More Lawsuits Possible for the Street's Big 10
May 19, 2003
Investors shut out of the record settlement between regulators and 10 Wall Street firms accused of gross misconduct during the fast and furious days of the bull run, can further pursue civil action against the firms, the Securities and Exchange Commission said.
Amid confusion about how the settlement will be distributed, the SEC offered clarification on how the funds settlement will be carved up, who will oversee its distribution and what recourse those left out of the settlement will have.
The $399 million set aside to be returned to investors will most assuredly not compensate all who were affected by the shady tactics of many of these firms. "Although the monetary relief secured in the settlement is substantial, unfortunately, the losses that investors suffered in the aftermath of the market bubble that burst far exceeds the ability to compensate them fully," SEC Chairman William Donaldson testified before the Senate Banking Committee earlier this month. "They can never fully be repaid. Moreover, their loss was more than monetary. It was also a loss of confidence and a loss of the hopes and dreams they had built over a lifetime."
Donaldson left the door open for further litigation and action against these offending firms, including civil and class-action lawsuits. "A recipient of funds from these settlements is not precluded from pursuing, to the extent otherwise available, any other remedy or recourse against a firm."
"I think that you're going to see a wave of lawsuits," said Gary Gensler, former undersecretary of the U.S. Treasury. "How the courts will handle them is yet to be seen. I think large financial institutions have taken reserves anticipating they will likely need to settle these claims. Reserves in excess of what they have already set aside for this settlement.
"I think the overall question is, what really changes?" Gensler continued. "Fundamentally, individual investors have to remember analysts are part of the sales function of Wall Street. Beware those who forget that."
Clearing The Air
Last week, the SEC provided greater details about how the monies from the settlement will be distributed. The plans call for the creation of 10 distribution funds totaling $399 million - one fund for each of the nine settling firms, excluding Merrill Lynch, which previously paid $100 million in penalties to the states. The 10th fund will be set up for money received from Henry Blodget, a former Merrill analyst. Jack Grubman's payment will be put into the fund for Citigroup Global Markets, formerly known as Salomon Smith Barney, Grubman's former employer. They will be interest-bearing accounts.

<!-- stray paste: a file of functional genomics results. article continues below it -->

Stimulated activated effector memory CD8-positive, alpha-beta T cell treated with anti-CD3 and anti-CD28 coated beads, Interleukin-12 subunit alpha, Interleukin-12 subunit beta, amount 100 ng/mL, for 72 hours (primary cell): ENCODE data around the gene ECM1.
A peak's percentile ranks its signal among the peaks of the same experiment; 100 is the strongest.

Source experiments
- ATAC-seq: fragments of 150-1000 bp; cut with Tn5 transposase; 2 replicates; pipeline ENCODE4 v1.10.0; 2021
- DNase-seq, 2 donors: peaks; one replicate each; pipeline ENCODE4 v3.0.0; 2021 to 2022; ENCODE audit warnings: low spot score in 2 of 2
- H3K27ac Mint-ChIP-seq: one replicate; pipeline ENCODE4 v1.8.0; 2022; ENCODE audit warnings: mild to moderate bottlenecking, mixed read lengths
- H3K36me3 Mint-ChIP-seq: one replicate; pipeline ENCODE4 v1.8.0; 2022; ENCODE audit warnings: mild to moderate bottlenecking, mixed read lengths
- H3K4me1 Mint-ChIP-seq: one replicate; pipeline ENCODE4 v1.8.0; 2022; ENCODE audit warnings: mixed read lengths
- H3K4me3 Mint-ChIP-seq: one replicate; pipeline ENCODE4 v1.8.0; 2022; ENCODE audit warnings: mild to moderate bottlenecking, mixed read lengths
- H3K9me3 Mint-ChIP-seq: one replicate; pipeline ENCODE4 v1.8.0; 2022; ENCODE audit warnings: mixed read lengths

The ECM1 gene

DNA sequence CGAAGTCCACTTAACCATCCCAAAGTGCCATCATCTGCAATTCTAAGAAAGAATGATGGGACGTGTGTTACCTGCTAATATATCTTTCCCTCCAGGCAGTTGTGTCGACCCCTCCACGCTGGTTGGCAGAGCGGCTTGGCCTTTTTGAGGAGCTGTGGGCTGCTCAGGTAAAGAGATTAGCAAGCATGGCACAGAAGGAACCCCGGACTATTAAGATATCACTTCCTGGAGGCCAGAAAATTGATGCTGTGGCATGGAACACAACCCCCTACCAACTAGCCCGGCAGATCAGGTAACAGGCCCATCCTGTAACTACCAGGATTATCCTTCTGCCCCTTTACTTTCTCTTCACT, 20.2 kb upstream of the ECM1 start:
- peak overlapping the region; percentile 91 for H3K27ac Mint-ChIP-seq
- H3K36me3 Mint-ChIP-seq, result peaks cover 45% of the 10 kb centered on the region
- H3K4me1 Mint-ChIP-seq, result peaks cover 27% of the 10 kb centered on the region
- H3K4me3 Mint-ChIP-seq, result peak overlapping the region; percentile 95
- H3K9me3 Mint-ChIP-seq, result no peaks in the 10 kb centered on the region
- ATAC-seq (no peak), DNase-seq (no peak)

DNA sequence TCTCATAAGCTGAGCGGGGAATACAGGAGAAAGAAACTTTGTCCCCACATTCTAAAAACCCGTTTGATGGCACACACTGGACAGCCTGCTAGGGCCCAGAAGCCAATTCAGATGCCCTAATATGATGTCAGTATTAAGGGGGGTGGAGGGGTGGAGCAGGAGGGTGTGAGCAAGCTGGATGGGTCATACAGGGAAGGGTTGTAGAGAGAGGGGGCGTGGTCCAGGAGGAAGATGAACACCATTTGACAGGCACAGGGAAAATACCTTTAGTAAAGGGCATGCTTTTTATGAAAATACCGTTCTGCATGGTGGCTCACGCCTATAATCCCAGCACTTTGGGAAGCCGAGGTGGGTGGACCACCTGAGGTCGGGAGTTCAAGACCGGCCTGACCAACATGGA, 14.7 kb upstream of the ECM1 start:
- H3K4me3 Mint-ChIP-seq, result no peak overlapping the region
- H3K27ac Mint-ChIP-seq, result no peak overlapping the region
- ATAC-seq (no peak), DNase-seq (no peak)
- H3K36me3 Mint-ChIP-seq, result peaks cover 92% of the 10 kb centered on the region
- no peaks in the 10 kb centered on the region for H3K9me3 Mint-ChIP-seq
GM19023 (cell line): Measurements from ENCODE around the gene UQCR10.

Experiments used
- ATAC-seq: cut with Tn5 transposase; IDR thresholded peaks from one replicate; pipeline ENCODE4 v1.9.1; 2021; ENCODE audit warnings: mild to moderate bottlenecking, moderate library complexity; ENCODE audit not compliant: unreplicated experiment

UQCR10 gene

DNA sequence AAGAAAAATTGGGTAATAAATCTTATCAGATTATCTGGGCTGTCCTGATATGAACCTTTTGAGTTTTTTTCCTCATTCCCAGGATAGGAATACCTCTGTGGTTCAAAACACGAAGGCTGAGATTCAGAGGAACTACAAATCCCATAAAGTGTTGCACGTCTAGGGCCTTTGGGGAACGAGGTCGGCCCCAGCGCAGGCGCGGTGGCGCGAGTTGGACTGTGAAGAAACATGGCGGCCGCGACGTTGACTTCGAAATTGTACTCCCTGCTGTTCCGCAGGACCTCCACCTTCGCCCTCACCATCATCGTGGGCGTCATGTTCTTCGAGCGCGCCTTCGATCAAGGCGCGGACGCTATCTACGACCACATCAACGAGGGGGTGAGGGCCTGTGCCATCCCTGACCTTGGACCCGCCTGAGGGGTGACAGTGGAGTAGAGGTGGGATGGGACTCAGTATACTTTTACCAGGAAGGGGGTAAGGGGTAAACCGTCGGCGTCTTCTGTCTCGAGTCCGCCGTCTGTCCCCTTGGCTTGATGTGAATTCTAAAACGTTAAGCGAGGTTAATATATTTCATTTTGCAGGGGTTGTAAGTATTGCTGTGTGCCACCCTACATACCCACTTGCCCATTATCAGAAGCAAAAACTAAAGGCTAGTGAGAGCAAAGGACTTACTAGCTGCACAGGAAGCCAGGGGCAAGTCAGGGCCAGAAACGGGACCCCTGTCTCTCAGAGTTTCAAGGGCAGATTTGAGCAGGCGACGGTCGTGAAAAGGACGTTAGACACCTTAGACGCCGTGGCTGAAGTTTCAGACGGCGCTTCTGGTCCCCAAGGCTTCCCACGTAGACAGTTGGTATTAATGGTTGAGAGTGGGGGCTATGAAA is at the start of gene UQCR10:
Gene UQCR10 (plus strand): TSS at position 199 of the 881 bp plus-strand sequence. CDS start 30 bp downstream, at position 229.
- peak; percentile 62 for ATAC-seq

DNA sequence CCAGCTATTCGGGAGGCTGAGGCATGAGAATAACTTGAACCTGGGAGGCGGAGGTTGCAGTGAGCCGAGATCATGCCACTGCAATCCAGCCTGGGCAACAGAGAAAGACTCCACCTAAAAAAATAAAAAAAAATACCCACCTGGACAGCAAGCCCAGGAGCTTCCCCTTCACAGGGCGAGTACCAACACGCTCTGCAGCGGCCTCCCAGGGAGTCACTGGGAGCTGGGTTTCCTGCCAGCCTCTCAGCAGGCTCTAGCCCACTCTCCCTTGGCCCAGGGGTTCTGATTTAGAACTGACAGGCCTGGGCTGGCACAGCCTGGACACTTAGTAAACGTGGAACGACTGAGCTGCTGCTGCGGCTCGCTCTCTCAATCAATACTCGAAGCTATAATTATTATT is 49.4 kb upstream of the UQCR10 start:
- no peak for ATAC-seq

They are repositories for the payments to be made by the investment firms to the Federal Court hearing the cases brought by the SEC. The purpose of funds is to provide an equitable and cost-effective method to distribute the dough to those set to receive compensation.
Additionally, the SEC noted that the settlements are intended to make sure there will be equitable, but not necessarily equal, distribution of the funds. It wants to make sure those funds set to receive a part of the settlement get meaningful payments.
As of early last week, the SEC had not determined an administrator for the distribution funds. For reasons of efficiency, the SEC said a single administrator to oversee all 10 funds is being contemplated. The administrator will be paid for by the firms, including all fees and expenses. Investors will not have to pay for any of the expenses.
The administrator will have a controversial and difficult job, as they will be responsible for devising plans and reports for doling out the settlement's cash. The plans and reports will identify those who are able to receive payment from the settlement, how much they can get and the procedures for distributing the money. There will be a separate report and plan for each of the 10 funds, which the court must then approve.
As with many government functions, the process for distribution is not expected to move swiftly. Six months after an administrator is appointed by the court, they will provide the SEC with plans for review and comment. Two months later, the administrator will submit the plans, with any revisions, to the court. Within nine months of court approval, the administrator will submit distribution reports to the SEC. A week later, the same reports will be presented to the court for approval. Once it is approved, the funds will be distributed to investors in accordance with the plans.
"With the relative small size of settlements, I think individuals shouldn't count on the settlement to help them out with their retirement savings," Gensler said.
Copyright 2003 Thomson Media Inc. All Rights Reserved.